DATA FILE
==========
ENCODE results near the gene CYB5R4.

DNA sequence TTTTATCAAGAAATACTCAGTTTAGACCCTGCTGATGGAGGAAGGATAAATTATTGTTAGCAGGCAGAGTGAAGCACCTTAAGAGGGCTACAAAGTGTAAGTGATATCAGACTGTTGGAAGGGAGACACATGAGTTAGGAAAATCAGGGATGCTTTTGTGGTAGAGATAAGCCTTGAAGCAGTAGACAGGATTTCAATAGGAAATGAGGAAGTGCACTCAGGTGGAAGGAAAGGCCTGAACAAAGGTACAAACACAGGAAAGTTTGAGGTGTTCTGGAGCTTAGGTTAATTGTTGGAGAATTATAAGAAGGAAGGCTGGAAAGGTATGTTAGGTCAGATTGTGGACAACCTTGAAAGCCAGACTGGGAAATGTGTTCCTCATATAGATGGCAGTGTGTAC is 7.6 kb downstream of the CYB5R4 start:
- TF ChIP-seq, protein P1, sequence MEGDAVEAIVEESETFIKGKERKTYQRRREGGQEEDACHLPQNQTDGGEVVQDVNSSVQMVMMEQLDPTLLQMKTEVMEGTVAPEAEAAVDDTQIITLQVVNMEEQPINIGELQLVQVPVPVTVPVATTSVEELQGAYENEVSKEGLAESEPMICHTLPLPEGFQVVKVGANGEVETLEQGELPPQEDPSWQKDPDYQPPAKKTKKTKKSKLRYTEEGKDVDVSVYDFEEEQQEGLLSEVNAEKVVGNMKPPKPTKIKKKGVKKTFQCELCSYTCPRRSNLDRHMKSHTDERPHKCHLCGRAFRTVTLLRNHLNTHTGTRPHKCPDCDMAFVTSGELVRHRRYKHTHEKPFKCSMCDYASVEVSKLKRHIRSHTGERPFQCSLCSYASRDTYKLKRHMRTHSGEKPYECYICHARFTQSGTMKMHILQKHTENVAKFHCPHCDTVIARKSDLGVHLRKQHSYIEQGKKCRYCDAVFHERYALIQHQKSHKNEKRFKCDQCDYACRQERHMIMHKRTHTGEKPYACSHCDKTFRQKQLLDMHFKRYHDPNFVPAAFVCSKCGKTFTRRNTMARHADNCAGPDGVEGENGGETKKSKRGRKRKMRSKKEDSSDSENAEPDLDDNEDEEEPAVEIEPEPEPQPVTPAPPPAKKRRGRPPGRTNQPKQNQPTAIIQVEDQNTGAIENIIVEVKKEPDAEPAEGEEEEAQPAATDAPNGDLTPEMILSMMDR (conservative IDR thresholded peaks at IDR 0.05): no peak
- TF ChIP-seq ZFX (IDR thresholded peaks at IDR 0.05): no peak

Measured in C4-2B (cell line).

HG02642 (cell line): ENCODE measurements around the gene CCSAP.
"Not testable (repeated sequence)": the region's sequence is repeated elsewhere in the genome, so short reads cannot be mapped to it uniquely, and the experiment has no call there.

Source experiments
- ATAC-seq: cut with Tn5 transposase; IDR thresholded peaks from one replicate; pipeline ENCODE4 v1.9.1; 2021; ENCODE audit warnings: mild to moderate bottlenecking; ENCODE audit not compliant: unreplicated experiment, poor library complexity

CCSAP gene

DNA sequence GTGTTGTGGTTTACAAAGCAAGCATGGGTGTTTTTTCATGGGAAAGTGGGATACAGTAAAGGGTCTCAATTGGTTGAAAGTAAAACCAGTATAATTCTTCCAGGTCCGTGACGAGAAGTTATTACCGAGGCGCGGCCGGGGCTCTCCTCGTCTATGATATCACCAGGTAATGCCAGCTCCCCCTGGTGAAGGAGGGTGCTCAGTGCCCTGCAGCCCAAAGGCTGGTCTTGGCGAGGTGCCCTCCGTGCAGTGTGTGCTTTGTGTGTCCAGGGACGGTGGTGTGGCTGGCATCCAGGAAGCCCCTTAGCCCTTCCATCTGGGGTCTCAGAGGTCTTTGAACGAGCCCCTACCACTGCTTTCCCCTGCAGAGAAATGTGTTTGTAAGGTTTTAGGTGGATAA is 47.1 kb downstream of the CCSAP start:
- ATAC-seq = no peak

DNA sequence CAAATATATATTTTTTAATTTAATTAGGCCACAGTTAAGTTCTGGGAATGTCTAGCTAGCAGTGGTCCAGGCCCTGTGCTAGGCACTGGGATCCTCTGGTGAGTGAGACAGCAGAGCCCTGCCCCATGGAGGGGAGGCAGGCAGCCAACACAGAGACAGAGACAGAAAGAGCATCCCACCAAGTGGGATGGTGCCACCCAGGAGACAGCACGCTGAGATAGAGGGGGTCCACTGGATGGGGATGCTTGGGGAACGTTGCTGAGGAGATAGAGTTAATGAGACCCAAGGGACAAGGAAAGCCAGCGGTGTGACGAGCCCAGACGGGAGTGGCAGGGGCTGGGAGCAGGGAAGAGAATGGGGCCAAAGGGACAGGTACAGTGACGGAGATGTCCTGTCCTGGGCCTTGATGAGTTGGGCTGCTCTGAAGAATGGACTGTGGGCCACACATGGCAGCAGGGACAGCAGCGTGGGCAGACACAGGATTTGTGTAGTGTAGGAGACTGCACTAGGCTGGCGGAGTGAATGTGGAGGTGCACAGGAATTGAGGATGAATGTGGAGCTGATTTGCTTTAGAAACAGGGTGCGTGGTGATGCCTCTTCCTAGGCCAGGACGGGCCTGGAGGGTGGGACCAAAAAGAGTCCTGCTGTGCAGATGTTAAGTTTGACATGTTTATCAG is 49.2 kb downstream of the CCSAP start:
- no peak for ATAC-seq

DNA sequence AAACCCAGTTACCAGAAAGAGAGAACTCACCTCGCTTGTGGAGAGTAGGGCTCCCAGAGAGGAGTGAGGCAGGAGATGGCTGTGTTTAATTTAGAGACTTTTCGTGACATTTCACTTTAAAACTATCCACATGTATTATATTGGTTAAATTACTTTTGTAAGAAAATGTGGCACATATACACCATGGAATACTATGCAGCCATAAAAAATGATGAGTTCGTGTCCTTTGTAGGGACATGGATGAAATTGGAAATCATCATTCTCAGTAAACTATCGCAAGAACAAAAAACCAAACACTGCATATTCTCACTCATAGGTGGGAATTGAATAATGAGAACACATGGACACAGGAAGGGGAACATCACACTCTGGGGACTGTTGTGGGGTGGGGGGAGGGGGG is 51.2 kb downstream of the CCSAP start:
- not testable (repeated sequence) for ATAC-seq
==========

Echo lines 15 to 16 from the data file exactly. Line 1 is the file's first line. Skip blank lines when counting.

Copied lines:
DNA sequence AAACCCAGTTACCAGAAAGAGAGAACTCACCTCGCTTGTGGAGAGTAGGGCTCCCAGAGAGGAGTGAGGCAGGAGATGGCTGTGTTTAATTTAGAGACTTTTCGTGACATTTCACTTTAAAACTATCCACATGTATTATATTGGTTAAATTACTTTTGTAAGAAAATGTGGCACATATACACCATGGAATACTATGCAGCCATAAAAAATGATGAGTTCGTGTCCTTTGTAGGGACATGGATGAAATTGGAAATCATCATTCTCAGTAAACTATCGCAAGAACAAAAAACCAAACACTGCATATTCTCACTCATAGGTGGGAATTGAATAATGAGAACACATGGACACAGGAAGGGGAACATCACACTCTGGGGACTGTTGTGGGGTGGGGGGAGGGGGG is 51.2 kb downstream of the CCSAP start:
- not testable (repeated sequence) for ATAC-seq